Hard Drives

Not a construction problem but worth saying anyway: If you have any files or definitions that you have created stored on any hard drive, you should BACK UP YOUR FILES REGULARLY. Watch my lips - DO YOUR BACKUPS!

Since this article was first written there have been a few exciting new developments in the area of hard storage. The first being the sheer size of Hard Drive (HDD) available for relatively little money. A 1TB HDD can be purchased for just a little over the cost of a 500GB drive, so there doesn't really seem much point in buying a smaller device, only to find out that as you expand, you need to increase the size of your storage HDD!

The second major development has been the Solid State Drive (SSD). No moving parts and fast access/transfer rates make them about 10 times as fast as HDDs and therefore ideal as a boot drive, holding the operating system, programs and data requiring fast access when you are loading an organ and want fast access to play it.

There are various schools of thought on how many hard drives to use. You can use a single drive for everything or one drive for the operating system alone and one or more others for data, such as samples and definitions as well as configuration files. If you use a single drive then unless you want your PC to be 'minimalistic' buy one that is at least 500Gb capacity. For multi-drive systems I recommend at least a 240GB SSD for the operating system and some VTPO system functions/files. This will be your normal bootable 'C' drive. These days there is little point in building multi-drive RAID arrays. In the rare event your 'C' drive really does become corrupted, it's inconvenient but no big deal to re-install everything, including the OS. You will be backing up your files won't you? You will also need a "storage" drive and a 1TB HDD will be more than adequate.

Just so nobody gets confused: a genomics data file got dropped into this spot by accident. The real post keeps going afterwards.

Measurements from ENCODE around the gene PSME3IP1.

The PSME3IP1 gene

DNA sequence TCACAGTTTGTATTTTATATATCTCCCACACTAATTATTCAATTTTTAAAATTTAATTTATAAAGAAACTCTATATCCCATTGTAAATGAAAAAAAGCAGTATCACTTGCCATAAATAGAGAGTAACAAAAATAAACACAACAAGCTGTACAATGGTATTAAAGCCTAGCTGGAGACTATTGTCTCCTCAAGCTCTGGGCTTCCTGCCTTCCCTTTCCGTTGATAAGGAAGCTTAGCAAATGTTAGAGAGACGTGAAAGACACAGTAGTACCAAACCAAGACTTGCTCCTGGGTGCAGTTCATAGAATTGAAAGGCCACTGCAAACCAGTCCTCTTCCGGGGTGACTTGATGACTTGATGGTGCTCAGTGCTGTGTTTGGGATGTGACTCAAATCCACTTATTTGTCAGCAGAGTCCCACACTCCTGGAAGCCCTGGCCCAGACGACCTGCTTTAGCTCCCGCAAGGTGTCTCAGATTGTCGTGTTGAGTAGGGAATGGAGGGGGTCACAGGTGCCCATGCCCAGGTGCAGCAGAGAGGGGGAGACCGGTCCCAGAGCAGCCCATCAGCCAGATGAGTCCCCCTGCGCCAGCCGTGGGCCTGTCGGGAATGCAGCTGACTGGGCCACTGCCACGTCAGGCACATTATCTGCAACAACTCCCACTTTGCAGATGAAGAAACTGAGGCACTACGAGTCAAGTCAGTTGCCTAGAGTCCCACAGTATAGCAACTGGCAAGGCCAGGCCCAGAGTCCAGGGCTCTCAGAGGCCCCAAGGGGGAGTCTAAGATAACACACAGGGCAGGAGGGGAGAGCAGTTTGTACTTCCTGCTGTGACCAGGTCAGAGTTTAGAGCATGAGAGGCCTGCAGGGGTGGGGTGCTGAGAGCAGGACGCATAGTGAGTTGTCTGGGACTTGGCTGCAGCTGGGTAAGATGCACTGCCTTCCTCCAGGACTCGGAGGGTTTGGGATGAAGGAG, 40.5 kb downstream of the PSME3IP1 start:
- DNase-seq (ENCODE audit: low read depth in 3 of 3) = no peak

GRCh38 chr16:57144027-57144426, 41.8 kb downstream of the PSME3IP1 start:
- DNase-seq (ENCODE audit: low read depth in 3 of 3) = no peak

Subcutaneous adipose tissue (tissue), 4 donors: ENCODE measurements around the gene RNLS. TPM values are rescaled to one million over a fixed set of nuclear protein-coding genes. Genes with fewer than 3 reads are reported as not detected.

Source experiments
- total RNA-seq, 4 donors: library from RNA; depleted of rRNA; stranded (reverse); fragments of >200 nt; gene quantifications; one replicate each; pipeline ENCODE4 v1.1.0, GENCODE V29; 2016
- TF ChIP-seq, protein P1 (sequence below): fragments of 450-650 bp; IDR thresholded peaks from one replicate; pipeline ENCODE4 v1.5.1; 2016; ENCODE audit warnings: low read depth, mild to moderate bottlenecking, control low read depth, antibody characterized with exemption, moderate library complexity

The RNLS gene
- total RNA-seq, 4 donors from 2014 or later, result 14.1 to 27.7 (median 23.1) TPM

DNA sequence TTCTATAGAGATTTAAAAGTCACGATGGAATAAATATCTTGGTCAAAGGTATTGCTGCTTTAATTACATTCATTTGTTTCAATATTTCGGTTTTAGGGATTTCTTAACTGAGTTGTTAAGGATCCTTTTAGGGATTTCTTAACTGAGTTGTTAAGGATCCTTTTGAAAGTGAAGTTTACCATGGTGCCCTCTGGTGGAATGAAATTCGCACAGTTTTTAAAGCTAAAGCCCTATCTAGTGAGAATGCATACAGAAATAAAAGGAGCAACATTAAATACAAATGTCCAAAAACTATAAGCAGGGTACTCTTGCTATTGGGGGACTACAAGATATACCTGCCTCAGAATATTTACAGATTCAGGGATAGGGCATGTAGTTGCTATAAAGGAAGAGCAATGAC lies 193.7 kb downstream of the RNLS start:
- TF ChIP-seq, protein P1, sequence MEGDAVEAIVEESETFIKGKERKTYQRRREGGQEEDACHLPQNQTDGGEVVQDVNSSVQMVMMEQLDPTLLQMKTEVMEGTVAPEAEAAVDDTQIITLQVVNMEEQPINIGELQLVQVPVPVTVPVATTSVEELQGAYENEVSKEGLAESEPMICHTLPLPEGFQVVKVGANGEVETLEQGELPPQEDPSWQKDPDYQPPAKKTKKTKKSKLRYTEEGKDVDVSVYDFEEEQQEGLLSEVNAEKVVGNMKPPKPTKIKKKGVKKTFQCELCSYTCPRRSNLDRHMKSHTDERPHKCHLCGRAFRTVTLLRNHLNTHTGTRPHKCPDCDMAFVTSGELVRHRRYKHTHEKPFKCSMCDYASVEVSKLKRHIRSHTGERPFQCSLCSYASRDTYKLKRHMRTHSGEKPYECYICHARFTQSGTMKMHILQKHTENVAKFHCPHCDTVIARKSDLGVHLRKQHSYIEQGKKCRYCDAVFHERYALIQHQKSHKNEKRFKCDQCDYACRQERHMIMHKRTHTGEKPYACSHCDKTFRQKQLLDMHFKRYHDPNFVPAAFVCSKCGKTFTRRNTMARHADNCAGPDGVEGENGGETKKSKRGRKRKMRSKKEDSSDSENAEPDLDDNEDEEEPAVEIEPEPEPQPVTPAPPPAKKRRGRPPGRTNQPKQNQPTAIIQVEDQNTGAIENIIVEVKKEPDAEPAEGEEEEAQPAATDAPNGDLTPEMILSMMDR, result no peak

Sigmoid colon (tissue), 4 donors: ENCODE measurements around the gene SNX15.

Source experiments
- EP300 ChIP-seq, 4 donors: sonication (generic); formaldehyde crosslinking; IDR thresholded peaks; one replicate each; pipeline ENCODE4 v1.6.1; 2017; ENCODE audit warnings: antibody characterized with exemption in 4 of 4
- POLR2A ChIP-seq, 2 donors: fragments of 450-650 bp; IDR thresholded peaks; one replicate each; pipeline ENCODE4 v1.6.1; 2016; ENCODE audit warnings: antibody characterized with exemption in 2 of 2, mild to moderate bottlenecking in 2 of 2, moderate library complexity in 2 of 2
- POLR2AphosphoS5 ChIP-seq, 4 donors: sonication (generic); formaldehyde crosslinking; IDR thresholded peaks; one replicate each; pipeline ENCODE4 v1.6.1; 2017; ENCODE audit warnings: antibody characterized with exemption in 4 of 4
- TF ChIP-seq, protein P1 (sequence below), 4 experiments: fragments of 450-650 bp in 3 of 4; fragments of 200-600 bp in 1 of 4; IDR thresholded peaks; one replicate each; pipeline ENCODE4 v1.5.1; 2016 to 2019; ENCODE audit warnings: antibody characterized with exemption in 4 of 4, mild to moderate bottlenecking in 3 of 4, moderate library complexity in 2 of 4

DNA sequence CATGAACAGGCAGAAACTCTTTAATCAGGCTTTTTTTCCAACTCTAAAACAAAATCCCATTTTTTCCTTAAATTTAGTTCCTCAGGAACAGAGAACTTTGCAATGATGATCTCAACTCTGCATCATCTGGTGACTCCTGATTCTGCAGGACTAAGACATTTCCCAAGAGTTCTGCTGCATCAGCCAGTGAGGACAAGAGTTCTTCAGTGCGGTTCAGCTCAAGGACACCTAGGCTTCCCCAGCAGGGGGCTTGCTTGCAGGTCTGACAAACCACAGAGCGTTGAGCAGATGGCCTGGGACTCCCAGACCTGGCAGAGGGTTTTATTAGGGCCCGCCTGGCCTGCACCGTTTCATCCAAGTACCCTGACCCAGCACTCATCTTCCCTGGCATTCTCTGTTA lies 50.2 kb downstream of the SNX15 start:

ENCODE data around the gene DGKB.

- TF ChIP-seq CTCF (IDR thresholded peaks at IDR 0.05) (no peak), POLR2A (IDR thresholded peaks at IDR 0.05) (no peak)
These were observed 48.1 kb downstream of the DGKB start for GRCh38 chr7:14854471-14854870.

Don't get caught by the 10000RPM argument. Because they are probably 'Mil Spec', 10000RPM drives are expensive and almost always SATA I. A 7200RPM SATA II HDD has a much faster throughput than a 10000RPM SATA I.

Hard drives come with fixed memory caches which helps to speed up data transfer. Always go for the largest cache that you can afford, this really does help with data transfer speed.

It's also worth remembering that you may well be going to install your PC inside a console and the last thing that you want is to have to do is to scrabble around in the back of the console trying to get the side off your PC because a HDD data cable came loose. It's my opinion that the current design of SATA data cable is an abomination! Remember, organs can produce a lot of bass which will rattle things loose given the chance, so to prevent future problems buy the cables that have a small metal clip to hold them firmly in place. They may cost slightly more than a standard one, but it's a wise investment, but of course if your cables never shake loose, you'll never know, will you?!! You will however have the satisfaction of knowing that you won't be embarassed in the middle of a concert by a SATA cable breakdown.